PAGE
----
VIEWS: 7 PAGES: 1 POSTED ON: 1/20/2011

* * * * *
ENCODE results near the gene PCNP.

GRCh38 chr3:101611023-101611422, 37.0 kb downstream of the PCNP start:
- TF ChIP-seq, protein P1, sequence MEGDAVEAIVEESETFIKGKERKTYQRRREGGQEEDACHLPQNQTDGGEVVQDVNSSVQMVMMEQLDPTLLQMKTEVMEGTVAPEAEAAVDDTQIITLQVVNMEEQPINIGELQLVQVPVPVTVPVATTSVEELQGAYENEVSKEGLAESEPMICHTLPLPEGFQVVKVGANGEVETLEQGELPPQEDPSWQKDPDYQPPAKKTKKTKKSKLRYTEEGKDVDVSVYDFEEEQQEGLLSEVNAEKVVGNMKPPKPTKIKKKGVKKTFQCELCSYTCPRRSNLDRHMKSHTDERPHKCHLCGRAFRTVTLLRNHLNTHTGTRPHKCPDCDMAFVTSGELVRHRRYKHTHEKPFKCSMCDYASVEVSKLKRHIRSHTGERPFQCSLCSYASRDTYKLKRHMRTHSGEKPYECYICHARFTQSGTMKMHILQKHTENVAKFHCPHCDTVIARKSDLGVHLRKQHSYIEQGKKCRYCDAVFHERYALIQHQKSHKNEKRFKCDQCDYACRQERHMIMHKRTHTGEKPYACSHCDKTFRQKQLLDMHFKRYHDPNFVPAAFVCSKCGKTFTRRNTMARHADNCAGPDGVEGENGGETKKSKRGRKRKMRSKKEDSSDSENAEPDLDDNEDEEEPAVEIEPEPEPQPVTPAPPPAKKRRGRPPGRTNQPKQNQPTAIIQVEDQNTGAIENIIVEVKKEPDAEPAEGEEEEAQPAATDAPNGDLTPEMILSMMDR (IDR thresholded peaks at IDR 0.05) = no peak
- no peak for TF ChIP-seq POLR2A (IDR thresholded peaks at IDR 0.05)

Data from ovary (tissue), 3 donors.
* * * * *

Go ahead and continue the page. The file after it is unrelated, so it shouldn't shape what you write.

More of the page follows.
Description: The Chow Chow is most recognizable for its full, bear-like coat. This breed is medium-large with a height range of 18 to 22 inches and weights between 45 and 70 pounds. The double coat of the Chow Chow is extremely dense and is found in smooth and rough varieties. There is a such an abundance of neck hair that it forms a noticeable ruff. The Chow Chow's tail is carried curled up over the back and is held close to the body. The tongue of this dog is blue, usually with a black underside. The coat is always a solid color, with red, black, cream, and blue being among the most common colors. This breed can live for up to 15 years. History: The Chow Chow developed in China, in the Mongolian region and is believed to be a very ancient breed of dog. This dog was a multi-purpose dog in the region of its origin and was used for hunting, drawing sleds, and as food. This breed was referred to by different names in China, and the name it now bears was bestowed on it by English sea captains, who brought the dog with them to England. General cargo was called "chow chow" and the name transferred onto the dog. Some believe the name also means food. Temperament: Known for a sometimes aloof manner, the Chow Chow is nevertheless a dog that will bond strongly with one person. This dog will get along well with children, but older children are best here. Socialization with other pets and people is important with this breed and training should begin while the dog is young. Although this dog breed has something of a reputation for aggression, this is mostly a result of poor breeding practices. The owner of this breed should exhibit authority so that the dog does not attempt to be the 'leader of the pack'. Health Issues: The Chow Chow is a fairly healthy breed, but can be subject to various ailments. Hip and elbow dysplasia are found in this dog and it can also suffer from entropion. This dog can also develop bloat and if it does so, must be taken to the veterinarian immediately for treatment. Several small meals and a quiet time after eating can help prevent this serious condition. This breed, because of its relatively short muzzle will often snore. Grooming: Regardless of whether a Chow Chow is going to be used as a family pet or as a show dog, it needs a great deal of daily grooming. This dog's coat is much too thick and long to allow to go without brushing every day. This dog breed will experience a heavy shed twice a year and will need extra attention at this time. Living Conditions: The Chow Chow is a fairly quiet dog inside and will do well for apartment living if given a walk every day. As this dog has a somewhat reserved character, it does not mind living outside as long as it receives some attention every day from the person with whom it has bonded. The thick coat enables this dog to live outside even in winter.
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